Now, I wish I could say, "And then I was recharged, and today I was awesome!" But no, I woke up in a fog again. Damn this. I track my time and have some routines to keep me running well, but I was foggy despite it, unable to focus really. Suck, what is this?
I was working, but it was half-working. Now, half-working is a big problem in my opinion. Half-working tires you out as much or more than real full working, but you get about 5% as much stuff done. Yes, 5%. Good work requires something like focus. It doesn't necessarily require the highest levels of focus and flow (though that stuff is very good), but it requires working through the mentally difficult parts when they come up. The worst part about half-work is you cruise through the easy enough stuff, then stumble on a difficult part.
This is doubly bad, because when you come back to your work, you're staring the hardest part in the face. This sucks, you need to kind of regroup and double down to get re-started while staring a difficult or complex part of work in the face. But again, I was in that mental fog and so I start half-working on it, and then I wander off again. And I try to come back to the work, but then - bam, there's this hard problem staring me right in the face, that I already failed to conquer twice.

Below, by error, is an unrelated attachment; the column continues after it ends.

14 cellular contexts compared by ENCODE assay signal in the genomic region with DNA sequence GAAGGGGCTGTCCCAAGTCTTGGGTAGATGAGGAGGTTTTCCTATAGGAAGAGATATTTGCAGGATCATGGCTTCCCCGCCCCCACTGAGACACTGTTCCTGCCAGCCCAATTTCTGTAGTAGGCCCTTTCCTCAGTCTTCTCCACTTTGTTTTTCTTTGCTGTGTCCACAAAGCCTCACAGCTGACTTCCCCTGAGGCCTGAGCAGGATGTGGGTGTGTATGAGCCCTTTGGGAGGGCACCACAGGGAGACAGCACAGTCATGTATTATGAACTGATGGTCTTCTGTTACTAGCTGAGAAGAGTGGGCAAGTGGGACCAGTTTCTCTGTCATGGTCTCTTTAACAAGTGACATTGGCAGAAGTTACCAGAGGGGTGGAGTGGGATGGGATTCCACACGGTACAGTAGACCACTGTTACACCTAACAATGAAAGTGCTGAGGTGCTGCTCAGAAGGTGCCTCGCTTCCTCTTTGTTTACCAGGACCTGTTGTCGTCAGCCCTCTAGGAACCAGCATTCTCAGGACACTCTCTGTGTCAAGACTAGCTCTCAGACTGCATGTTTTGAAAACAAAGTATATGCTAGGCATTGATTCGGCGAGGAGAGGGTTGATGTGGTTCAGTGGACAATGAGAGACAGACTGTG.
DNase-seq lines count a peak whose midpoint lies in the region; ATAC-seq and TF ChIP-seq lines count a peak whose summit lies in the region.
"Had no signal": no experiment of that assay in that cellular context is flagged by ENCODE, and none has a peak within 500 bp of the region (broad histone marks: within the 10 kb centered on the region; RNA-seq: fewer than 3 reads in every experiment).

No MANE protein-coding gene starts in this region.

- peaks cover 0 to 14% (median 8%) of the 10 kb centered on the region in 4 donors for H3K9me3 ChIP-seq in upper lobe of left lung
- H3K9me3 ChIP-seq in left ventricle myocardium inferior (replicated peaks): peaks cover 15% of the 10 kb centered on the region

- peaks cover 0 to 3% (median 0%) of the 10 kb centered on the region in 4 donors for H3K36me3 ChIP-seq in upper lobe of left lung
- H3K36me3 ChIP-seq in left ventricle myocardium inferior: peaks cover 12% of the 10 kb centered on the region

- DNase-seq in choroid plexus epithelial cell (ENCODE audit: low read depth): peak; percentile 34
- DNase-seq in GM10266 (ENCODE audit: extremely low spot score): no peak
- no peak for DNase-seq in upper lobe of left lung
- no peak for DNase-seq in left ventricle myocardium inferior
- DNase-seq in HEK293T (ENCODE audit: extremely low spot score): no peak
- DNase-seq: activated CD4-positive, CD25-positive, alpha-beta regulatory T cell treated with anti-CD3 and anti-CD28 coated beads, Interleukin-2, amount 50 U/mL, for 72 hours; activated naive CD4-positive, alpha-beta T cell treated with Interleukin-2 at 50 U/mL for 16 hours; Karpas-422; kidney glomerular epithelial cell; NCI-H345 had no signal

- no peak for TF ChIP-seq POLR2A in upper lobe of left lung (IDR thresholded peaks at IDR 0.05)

So today while at work i started to think more about what I wanted to do with this blog space. I started to think that maybe a blog about me working out, losing weight, not drinking, and what not may not be that intersting. At least not every day. So I started to think about what other things i can do with this real estate. I recently took part in this musical challenge to compose, record, mix and release a 10 song album all in the month of Febraury. For the most part i suceeded in doing that, i have 10 completed songs i didn't have three weeks ago. But the toughest part of the project was coming up with lyrics to the songs. The main reason for that was I rarely ever write lyrics, so I'm not good at it. What I've been learning by doing the 750 Words writing exercises everyday is that you need to keep writing to get better at writing. I know, pretty damn obvious. So I'm toying with the idea of writing a poem everyday and publishing it on here. I got the idea from this page here:
She liked one of my first post on Word Press, so i fallowed her, and liked the idea she's going for.
Now I'm not a poetry kind of person at all. I've written some stuff over the years i suppose you could lable as poetry. Besides a Charlse Bukowski book and some Edgar Allen Poe, I've never bothered reading poetry, never been to poetry slam, and have never had any interst in it. So what makes me think I can even attempt a challenge like this? I've no effin' clue. But I figured it's something way out of my comfort zone, so that should be a good challenge. Plus I may actually write some stuff that will fit some of the music I'm writing.
I'm thinking of starting small, like just trying to write a poem a day just in the month of March, and see whether it's a success or failure. If I find it's something i enjoy, I'll see how far i can keep it going.